I wanted to explore the Brickfields area next. A friend of mine (Bruce) who lives in KL had visited this area a few days ago. He posted a photograph of an amazing curry on Facebook and I hoped to find something similar. The Brickfields area is also known as Little India and there were a number of places selling dosas and serving food on banana leaves. I wanted to explore the area a little first and then find somewhere for lunch but I was conscious that I was leading eight increasingly hot and hungry people. It was past 14:15 so, in the interest of being decisive, I stopped outside an open-fronted cafe, Kafe Scottmatrix. It looked like a place where locals would eat - the real deal. I felt a sort of consensus that people might have been happy to have lunch there. I thought I had better ask and check whether they thought it looked okay. At this point, five out of the eight people decided to go back to the hotel. I was actively trying to avoid the hotel to recover from my cabin fever, so I elected to stay. The other two who had expressed an interest in eating there (Laura and birthday boy George) stayed with me.

Through the a combination of guessing, mime and pointing, we ordered three fried rice dishes and a can of Sprite each. The rice dishes arrived they were very tasty but we wanted to add something to them. We looked around at what other people were eating and fancied some of the daals and sauces that we could see people enjoying from clay pots. We also ordered some fried mushrooms. When the mushrooms arrived they were coated in dark red chilli-powder and they were delicious. The curry was also very tasty and authentic. This fantastic meal fed the three of us very comfortably. For six or seven plates and three cans of Sprite, they charged only about 24RM (around £4.50 GBP). “Don’t worry guys, I’ll get this!”, I said. I joked that they could return the favour in London where the equivalent amount of food would cost around ten times as much! Although we didn’t know it at the time, we weren’t quite in the heart of the Brickfields/Little India area but I had no regrets with the quality or cost of the food that we ate. If I get the chance to go back to Kuala Lumpur I’d like to explore this area more.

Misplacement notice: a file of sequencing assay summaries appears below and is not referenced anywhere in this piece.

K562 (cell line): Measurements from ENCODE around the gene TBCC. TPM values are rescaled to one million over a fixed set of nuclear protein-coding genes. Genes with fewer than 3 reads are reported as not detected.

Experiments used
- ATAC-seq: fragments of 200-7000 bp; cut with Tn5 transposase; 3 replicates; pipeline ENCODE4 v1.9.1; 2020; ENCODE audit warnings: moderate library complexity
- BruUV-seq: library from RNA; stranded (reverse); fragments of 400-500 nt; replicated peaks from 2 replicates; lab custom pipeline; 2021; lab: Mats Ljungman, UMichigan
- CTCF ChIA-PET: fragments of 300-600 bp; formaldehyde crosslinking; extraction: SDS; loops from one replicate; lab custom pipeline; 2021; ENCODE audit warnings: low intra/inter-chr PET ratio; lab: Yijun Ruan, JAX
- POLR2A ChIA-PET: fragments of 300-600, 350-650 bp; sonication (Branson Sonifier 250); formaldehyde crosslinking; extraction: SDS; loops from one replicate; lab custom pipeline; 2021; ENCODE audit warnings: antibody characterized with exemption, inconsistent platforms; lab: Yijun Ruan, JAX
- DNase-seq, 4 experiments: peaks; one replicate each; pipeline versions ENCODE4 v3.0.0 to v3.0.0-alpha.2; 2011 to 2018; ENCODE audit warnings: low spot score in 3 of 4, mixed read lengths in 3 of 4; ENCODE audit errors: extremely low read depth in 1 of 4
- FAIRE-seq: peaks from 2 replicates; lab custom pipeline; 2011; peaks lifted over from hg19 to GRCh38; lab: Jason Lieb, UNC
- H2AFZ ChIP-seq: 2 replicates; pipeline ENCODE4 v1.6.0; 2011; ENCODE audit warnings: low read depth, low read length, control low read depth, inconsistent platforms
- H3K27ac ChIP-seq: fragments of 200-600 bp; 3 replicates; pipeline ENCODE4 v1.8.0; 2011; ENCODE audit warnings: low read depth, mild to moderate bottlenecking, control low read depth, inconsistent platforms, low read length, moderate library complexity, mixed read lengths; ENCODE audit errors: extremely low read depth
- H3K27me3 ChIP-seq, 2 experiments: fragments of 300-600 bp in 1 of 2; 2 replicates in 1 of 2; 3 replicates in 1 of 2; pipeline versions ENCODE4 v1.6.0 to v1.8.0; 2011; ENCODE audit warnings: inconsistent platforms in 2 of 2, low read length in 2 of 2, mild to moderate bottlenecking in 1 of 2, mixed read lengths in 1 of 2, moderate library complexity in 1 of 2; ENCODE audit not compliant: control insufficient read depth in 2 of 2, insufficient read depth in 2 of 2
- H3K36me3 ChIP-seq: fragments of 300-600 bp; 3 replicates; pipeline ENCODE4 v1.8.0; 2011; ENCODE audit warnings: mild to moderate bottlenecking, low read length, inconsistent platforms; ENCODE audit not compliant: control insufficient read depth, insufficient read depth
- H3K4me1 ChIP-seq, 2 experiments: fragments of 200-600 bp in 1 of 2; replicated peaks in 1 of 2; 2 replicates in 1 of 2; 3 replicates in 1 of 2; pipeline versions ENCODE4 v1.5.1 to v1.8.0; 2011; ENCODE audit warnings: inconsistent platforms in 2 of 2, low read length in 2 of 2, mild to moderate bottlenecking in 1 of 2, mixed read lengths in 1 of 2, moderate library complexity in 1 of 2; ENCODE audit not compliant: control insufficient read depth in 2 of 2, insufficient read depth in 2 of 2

Rain time was approaching, so we walked to the nearest railway station as dark clouds gathered. The station was actually a monorail station and we waited for at least 45 minutes for a monorail to arrive. In the meantime the platform had filled up with children dressed in immaculate school uniform. The two-car monorail arrived; it was already very busy and you could see elbows and backs pressed up against the windows. Only a few people alighted at this station, Tun Sambanthan. Somehow everybody on the platform managed to squeeze into the monorail and we had an uncomfortable, tightly-packed journey without any air conditioning and with a lot of condensation on the windows. After a while the situation on the northbound monorail service to Titiwangsa seemed quite comical. Fortunately we were only travelling on this service for two stops. We changed at Hang Tuah station onto the gloriously air conditioned 3 & 4 lines, changing again at Masjid Jamek to travel north on the 5 train to KLCC.

When we had first arrived, some people found problems with the cleanliness of the hotel. My room was acceptable but some were not. I’m not sure whether the problems were ever properly rectified. The very caring tour management group who traveled with us organised a party to apologise for the experience that some people had had in the hotel. This was so kind of them to arrange, and we enjoyed pizzas in an upstairs function room at the Tujo Brasserie & Grill, a few doors down from the hotel. The function room housed us all comfortably and we enjoyed excellent pizzas before the karaoke machine was utilised. We were all initially quite reluctant to sing to each other, but Hayley (second bassoon) energetically encouraged us all to participate. It was such a funny evening! Before I knew what was happening I was the Phantom of the Opera to (soprano soloist) Charlotte Beament’s Christine. People were surprised that I knew the inner part… what can I say? I’ve known it for most of my life. Hayley, who had been so instrumental in initiating the singing was noticeably flagging after trying to get the karaoke going. It later transpired that this was the beginning of something more serious than just karaoke fatigue - she had dengue fever.